It actually was a fairly successful system at the time until the demands of a growing general population overwhelmed its capabilities.  There came a point where it was no longer economically possible to have this type of institution in very county or town and the poorhouses faded from sight and have remained there, even in our memories of the past.  I can’t say whether the system was better or worse than anything we have today or whether the residents of places such as this Almshouse would remember it fondly or with horror.  But the loving way this painting is presented doesn’t give one the sense of a dark place but rather a place filled with renewed life.  And I think for some, like John Rasmussen, it did represent a refuge and a palce of restoration when he periodically reached his bottom.

The Berks County Almshouse is now completely gone save for a small stone wall.  But it is preserved in the paintings of Rasmussen and others, such as this earlier painting of it by painter Charles Hoffman, also a resident at the Almshouse.  And writer John Updike fashioned the subject of his first novel, The Poorhouse Fair, after this very place. 

I’m sure most were not like this beautiful scene but they remain part of our past and deserve to be remembered.  There is another site, The Poorhouse Story, that documents the history of American poorhouses.  It has a state list with pages devoted to the poorhouses of most counties.  It’s an interesting glimpse into a shaded part of our past.


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I really like self taught artists. I identify with these people who are usually living lives far removed from the world of art but who feel a compulsion to express something within them and create.  There’s something very pure in this work that transcends the lack of sophisticated technique and extensive artistic education.  In fact, it’s this very absence of these things that gives the work its purity.  It is a raw and often powerful synthesis of what these artists observe– something that can’t be taught.

One such powerful artist was William Hawkins who was born in Kentucky in 1895 amd died in 1990, in the Columbus,  Ohio area where he lived most of his life.  Most of his paintings are recognizable by his name and birthdate and birthplace emblazoned across the bottom.  But more than that,  his works were noted because they were diverse and always interesting, with their bold strokes and strong imagery.  The more pieces of his I see, the more I really see his strength as a painter and as observer of his and the greater world.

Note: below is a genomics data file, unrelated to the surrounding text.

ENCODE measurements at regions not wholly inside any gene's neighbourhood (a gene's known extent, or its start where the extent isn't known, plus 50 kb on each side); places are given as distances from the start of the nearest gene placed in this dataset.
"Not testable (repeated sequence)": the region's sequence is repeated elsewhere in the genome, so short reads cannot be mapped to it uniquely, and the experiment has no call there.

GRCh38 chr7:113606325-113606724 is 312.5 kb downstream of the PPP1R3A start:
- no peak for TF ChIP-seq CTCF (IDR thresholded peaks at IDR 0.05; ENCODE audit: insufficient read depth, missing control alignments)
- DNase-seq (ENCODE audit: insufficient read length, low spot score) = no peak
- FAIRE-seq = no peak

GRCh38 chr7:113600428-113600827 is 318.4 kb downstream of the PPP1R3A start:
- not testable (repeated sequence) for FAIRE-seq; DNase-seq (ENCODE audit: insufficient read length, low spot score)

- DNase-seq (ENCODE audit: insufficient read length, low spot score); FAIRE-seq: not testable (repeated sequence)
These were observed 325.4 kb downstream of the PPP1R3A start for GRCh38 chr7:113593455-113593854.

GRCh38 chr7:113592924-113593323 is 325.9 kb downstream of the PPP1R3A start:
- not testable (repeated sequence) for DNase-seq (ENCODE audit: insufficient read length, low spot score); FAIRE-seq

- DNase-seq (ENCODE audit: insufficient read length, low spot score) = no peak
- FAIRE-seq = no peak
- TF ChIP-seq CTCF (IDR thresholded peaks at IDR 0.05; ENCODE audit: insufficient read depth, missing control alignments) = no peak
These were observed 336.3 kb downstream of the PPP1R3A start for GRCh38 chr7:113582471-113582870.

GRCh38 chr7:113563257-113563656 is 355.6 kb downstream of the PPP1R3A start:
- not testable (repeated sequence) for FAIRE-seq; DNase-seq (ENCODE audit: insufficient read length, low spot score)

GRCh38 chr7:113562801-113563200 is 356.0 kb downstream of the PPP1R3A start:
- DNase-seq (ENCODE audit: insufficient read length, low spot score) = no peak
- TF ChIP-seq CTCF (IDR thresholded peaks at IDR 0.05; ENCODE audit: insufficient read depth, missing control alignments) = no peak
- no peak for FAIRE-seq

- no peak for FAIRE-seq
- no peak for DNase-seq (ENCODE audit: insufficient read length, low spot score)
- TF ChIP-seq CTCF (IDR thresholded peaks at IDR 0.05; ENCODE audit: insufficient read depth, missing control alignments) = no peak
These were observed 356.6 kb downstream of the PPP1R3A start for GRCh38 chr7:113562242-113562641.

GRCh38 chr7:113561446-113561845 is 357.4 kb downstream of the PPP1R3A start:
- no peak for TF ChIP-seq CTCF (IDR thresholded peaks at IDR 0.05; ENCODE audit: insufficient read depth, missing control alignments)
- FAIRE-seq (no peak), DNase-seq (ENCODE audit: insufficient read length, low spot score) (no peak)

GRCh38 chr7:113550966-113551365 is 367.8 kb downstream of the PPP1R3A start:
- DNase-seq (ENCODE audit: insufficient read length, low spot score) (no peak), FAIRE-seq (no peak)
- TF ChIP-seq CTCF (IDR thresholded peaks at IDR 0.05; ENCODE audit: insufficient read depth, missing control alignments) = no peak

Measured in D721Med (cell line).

The Foundation for Self-Taught American Artists, one of my favorite sites and one that I’ve mentioned here  before, has produced a short film, which can be seen at the bottom of this post, that shows Hawkins at work in the late 1980’s.  It gives an interesting insight to the works and his process.  You can find more about Hawkins at their site and at a number of other sites.  Take some time and look at the images.  Find the rhythm in the slashing stokes and get to what Hawkins was seeing as he painted.  You’ll begin to appreciate that purity of which I spoke.

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I finished this painting yesterday, a 12″ by 36″ canvas called Moonlight Theatre.  I really enjoy working on these pieces.  They grow very organically, one bit leading to the next, and easily absorb my full attention making time fly by.  When I started I fully intended to work on a landscape, one with a few red-roofed houses.  I even started in the lower right corner with one of my typical windowless houses.  I started to put my brush to the canvas for another hosue when I stopped and began to sense that there was a cityscape here instead.  So it came to be.

I opted for windows and doors in this painting, something I only use on rare occasions.  I normally like the anonymity that comes from windowless structures in these paintings but here there is that same sense even with the windows.  They’re like the eyes and faces of a crowd of people crossing the street in a large city, aloof with little recognition of anything around them as they move.  If their eyes are like windows, they’re open but you can’t see in.  The same here.

I finished most of the painting before putting the M on the marquee of the theatre in the forefront of the piece.  I had already decided that the marquee was the focal point of the painting and wanted it to lead to or be influenced by the title.   I saw this as a city at night and felt that the word moonlight was in there somewhere.  That’s when I decided on the M for the marquee.  Moonlight Theatre.

Cheri came into the studio soon after I had finished and, after looking at it, asked  ” Is that M your initial?  Aren’t we a little self-centered?”

I hadn’t even considered that when I chose the M.  It was always for Moonlight but I could see how it could look that way.  I immediately thought of changing the M.  Maybe an O for Orpheum, which is a common name for theatres.  But I decided to hold off.  I liked the M and its angles in this piece– it just seemed to fit.   Besides, it was already Moonlight Theatre in my mind.

So it stays.  For now, M is for Moonlight.